Jackals are members of the canine family, which means that they are related to wolves, dogs and coyotes. There are three members of the jackal family: the black-backed jackal and the side-striped jackal (both found in sub-Saharan Africa) and the golden jackal (found in northern Africa, southeastern and central Europe, the Middle East and southeast Asia). Jackals have a similar appearance to coyotes. They are known for their longs legs, which are suited for long distance running. This trait, coupled with their powerful jaw and canine teeth, makes them a formidable opportunistic predator. They are not usually pack animals and prefer to hunt in pairs or alone. Let’s take a closer look at the diet of the jackal.
What do jackals eat?
Generally speaking jackals will prey on any small to medium sized animals that they can find. They can also commonly be found scavenging dead or dying animals, and in some cases will even take a kill from another animal.
More specifically the black-backed jackal is classed as an omnivore (eats plants and animals). They are known to eat a wide variety of foods from small insects and other invertebrates (beetles, grasshoppers, spiders, scorpions etc), mammals (rodents, hares, warthogs and even young antelopes), reptiles (lizards and snakes), animal carcasses and even fruits and berries. In coastal regions they will also feed on marine creatures and animals that wash up on the beach (seals, fish and mussels). They usually target smaller species, but they are known to tangle with larger animals and even other predators such as mongooses and polecats. They have even been observed harassing a crippled bull rhinoceros.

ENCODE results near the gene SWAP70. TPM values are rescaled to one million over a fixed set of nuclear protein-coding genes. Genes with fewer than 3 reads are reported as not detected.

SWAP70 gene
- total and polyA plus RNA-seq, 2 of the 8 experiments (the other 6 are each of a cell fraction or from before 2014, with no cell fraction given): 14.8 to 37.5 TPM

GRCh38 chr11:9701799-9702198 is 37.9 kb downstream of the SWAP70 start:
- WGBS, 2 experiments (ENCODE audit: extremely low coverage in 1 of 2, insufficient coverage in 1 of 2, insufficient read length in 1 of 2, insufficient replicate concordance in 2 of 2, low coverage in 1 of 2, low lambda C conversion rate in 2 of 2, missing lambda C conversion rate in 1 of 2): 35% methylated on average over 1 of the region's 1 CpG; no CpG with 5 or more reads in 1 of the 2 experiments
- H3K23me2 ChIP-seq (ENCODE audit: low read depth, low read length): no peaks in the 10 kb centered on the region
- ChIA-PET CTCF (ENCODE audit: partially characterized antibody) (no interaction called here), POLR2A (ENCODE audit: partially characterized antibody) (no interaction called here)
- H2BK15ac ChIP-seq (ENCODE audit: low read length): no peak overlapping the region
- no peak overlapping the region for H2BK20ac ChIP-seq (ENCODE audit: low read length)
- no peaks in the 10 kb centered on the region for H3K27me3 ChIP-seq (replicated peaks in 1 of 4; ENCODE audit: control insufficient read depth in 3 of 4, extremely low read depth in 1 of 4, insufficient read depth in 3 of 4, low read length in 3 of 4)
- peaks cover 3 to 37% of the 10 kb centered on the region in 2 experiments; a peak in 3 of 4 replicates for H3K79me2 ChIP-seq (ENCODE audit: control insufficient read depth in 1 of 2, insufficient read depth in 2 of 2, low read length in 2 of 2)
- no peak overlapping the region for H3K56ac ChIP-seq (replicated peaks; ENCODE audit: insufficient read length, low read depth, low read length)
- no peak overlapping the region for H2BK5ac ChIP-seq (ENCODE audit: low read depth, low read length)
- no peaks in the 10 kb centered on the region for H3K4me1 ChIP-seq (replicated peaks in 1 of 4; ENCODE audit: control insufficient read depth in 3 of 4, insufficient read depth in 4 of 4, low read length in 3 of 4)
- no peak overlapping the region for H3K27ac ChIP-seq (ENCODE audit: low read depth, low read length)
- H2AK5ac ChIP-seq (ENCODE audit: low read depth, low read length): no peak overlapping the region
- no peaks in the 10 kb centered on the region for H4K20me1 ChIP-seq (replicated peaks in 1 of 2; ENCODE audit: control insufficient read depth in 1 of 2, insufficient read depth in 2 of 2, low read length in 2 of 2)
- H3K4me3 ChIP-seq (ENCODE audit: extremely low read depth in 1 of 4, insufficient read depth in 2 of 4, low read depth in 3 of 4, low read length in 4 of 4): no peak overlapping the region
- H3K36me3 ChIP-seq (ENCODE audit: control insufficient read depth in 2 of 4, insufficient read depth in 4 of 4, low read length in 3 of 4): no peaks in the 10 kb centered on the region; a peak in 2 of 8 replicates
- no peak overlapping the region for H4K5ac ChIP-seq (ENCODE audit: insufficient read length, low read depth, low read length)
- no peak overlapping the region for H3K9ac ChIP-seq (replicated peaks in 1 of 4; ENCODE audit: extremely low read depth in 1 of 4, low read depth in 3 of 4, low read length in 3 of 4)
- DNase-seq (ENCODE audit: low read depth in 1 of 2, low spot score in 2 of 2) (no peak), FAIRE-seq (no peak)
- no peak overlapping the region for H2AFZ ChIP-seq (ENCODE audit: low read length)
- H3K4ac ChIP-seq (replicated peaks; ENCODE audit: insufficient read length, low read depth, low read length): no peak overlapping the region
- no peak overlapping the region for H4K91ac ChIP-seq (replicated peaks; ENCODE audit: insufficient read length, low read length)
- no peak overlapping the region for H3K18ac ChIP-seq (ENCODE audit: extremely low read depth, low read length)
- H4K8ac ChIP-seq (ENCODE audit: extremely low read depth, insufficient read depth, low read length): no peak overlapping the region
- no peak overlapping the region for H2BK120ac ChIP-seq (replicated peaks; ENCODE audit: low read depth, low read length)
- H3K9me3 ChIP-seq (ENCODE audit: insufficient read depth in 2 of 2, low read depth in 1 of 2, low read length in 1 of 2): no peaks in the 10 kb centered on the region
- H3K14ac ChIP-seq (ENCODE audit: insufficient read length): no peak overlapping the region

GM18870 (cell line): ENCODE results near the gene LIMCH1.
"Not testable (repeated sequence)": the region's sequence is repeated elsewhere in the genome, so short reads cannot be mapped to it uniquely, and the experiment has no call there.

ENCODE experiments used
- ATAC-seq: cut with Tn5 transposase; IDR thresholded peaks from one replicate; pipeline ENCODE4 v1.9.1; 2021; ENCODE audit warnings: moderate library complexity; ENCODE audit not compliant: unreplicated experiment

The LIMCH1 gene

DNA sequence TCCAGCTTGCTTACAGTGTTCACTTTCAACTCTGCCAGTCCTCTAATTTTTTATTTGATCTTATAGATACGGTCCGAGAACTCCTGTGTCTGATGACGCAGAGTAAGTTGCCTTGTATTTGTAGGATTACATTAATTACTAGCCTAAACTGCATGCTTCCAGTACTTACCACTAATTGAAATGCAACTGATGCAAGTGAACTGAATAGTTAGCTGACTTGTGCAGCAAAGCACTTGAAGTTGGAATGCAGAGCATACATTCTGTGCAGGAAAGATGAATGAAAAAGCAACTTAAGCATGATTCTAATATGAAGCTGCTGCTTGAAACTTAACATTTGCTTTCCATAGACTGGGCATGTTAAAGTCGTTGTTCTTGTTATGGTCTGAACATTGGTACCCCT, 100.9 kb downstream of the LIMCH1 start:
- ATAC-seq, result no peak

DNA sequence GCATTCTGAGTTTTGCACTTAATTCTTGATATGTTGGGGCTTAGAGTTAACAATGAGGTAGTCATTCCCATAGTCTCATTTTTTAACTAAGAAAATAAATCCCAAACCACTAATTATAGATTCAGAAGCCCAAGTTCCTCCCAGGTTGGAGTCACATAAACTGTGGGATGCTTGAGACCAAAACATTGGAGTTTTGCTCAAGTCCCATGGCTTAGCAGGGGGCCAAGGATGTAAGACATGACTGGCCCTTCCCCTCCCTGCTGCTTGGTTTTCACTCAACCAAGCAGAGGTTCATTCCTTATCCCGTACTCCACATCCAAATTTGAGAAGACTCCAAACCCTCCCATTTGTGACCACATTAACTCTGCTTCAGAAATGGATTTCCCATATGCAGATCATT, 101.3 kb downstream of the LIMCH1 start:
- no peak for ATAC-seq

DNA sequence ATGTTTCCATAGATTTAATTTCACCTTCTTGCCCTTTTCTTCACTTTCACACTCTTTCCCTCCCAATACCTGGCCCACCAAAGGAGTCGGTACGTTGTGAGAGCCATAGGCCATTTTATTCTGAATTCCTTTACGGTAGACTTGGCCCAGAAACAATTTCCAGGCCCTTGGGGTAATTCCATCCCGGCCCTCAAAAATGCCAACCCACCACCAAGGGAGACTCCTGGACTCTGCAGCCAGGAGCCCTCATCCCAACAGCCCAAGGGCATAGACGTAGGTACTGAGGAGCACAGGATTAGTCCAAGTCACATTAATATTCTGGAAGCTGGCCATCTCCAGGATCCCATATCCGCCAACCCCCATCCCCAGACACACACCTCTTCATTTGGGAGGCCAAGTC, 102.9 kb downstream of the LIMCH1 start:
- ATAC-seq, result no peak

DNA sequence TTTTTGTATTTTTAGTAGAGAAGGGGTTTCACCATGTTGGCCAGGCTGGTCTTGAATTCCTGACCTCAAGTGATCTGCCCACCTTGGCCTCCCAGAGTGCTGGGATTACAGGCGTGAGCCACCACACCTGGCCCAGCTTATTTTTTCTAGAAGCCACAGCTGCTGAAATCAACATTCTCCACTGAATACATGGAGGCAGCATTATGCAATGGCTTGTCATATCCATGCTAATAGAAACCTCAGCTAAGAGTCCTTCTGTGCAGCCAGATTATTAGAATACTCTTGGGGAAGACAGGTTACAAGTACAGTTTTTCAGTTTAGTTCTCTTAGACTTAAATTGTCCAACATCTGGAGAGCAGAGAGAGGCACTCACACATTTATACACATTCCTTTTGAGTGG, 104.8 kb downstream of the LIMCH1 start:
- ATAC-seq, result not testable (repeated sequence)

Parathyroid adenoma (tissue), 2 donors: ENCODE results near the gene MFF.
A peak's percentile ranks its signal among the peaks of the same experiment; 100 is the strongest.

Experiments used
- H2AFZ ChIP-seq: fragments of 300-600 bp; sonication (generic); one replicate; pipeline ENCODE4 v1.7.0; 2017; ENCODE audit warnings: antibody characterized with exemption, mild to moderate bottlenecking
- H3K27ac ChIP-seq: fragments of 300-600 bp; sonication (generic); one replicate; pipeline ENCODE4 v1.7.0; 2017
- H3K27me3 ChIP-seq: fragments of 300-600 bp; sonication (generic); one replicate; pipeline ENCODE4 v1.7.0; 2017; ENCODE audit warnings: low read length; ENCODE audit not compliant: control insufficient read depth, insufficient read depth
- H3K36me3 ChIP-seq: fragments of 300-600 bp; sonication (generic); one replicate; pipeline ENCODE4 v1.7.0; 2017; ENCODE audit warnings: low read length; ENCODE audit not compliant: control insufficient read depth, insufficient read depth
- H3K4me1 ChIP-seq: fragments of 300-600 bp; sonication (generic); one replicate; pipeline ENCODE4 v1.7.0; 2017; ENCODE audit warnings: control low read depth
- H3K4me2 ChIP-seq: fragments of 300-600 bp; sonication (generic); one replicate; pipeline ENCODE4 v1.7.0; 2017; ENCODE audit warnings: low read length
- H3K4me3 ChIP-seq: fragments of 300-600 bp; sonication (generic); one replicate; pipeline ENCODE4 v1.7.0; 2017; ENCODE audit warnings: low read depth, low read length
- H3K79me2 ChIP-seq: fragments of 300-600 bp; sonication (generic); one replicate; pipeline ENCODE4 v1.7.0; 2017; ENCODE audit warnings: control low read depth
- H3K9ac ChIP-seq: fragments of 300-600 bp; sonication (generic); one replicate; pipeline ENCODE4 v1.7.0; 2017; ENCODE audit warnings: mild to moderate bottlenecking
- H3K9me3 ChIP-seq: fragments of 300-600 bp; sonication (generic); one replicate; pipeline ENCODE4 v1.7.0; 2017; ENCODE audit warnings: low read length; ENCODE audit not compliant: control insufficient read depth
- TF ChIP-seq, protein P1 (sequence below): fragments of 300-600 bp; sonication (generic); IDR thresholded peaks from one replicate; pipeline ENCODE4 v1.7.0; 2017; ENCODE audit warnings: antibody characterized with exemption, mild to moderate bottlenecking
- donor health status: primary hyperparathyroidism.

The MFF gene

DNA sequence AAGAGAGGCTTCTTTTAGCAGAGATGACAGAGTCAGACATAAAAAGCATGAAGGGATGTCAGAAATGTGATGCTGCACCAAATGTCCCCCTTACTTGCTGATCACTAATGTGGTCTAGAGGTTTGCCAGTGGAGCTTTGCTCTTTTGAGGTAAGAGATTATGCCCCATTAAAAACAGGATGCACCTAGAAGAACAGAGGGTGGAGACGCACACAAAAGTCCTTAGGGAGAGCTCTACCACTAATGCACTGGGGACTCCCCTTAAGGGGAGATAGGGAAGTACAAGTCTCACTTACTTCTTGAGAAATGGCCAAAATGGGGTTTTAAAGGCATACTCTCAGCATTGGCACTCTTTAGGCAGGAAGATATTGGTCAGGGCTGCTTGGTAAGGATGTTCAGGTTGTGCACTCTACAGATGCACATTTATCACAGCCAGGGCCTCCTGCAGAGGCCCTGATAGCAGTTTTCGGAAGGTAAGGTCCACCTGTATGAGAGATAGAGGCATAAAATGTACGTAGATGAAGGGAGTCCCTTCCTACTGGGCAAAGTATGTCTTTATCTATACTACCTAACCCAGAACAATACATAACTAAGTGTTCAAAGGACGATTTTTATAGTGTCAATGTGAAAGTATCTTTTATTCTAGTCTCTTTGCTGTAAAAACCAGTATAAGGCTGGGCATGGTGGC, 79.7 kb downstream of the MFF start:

The side-striped jackal is also classed as an omnivore, and is less of a predator than the black-backed jackal. They are more of a forage species and will feed mostly on invertebrates and small mammals. They also commonly scavenge food from human sites and from the kills of other animals. They are also quite fond of fruits, and at certain times of the year fruit can make up to 30% of their diet. They are not known for taking game larger than themselves.
The golden jackal is found in many different areas and their diet tends to change depending on the availability of food. They are also omnivores and will forage for any available food. Common food sources include small mammals, birds, reptiles and fruit. This species is capable of attacking prey larger than themselves, but they are far more likely to target smaller prey.